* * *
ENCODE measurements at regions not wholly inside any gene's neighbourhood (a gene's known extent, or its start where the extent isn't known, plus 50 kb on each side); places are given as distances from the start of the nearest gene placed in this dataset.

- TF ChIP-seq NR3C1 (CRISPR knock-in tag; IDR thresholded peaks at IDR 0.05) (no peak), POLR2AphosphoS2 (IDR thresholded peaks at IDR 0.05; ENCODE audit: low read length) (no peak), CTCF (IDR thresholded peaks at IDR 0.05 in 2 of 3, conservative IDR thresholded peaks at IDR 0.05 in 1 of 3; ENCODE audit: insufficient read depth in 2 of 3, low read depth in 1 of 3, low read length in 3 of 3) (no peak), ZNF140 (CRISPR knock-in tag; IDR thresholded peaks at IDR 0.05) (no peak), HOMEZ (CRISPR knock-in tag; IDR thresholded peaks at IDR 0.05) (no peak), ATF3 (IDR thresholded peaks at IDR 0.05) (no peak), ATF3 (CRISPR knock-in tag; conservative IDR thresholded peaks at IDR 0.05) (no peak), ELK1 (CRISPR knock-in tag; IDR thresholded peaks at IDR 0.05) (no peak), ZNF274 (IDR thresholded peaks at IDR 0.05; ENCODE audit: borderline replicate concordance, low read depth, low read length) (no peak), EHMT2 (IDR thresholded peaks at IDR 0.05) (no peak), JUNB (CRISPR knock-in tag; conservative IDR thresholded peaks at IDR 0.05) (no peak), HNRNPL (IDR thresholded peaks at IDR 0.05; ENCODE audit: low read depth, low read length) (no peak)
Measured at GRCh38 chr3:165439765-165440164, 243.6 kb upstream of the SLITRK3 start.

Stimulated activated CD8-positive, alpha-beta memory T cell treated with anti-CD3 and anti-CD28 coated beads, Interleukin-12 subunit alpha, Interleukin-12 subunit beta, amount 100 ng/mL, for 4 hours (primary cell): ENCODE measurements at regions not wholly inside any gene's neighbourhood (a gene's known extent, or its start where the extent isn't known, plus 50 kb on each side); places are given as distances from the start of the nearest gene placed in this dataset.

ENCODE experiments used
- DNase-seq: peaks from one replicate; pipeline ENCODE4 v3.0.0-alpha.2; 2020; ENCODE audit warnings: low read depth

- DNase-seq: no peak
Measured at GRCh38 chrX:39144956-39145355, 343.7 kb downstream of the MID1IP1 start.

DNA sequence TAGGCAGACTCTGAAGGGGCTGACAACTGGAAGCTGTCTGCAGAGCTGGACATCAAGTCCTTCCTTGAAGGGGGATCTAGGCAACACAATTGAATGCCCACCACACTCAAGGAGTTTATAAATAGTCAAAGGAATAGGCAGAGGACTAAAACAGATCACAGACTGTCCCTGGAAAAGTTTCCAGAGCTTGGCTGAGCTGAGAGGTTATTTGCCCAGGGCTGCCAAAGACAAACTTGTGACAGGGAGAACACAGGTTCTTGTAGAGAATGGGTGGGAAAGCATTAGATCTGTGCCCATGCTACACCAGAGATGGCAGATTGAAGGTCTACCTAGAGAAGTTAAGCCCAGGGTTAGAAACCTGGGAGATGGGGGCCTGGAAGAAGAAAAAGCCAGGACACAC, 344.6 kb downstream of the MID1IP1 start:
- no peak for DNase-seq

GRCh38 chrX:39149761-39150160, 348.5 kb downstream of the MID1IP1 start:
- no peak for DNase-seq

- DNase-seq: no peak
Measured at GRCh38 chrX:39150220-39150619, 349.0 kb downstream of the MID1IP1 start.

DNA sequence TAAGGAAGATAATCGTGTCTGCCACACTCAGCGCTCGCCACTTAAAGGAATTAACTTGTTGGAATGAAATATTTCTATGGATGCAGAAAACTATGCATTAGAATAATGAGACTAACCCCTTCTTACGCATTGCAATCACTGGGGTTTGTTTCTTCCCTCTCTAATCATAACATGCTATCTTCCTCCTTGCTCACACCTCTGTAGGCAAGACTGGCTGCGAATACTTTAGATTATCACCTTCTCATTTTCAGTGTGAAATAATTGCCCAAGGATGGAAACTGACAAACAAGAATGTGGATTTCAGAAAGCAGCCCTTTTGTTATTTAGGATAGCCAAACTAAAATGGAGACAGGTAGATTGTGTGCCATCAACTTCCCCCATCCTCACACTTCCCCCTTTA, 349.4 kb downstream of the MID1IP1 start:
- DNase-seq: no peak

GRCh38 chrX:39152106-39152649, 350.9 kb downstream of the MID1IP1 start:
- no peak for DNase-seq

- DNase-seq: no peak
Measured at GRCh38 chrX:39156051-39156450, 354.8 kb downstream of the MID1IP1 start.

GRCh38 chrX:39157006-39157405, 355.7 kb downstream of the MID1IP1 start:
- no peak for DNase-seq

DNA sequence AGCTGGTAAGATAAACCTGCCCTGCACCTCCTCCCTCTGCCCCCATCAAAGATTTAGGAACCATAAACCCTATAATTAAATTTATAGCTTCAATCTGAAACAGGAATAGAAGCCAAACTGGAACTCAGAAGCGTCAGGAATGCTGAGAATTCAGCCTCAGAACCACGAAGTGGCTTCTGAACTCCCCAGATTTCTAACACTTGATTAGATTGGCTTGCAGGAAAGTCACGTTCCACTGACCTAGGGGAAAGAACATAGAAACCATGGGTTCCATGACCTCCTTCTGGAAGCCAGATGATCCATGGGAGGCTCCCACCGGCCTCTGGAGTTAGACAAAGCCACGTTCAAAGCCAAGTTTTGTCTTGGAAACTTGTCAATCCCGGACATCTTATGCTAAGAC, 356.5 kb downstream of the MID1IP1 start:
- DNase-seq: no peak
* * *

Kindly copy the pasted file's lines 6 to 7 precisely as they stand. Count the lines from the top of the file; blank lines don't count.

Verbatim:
- DNase-seq: peaks from one replicate; pipeline ENCODE4 v3.0.0-alpha.2; 2020; ENCODE audit warnings: low read depth

- DNase-seq: no peak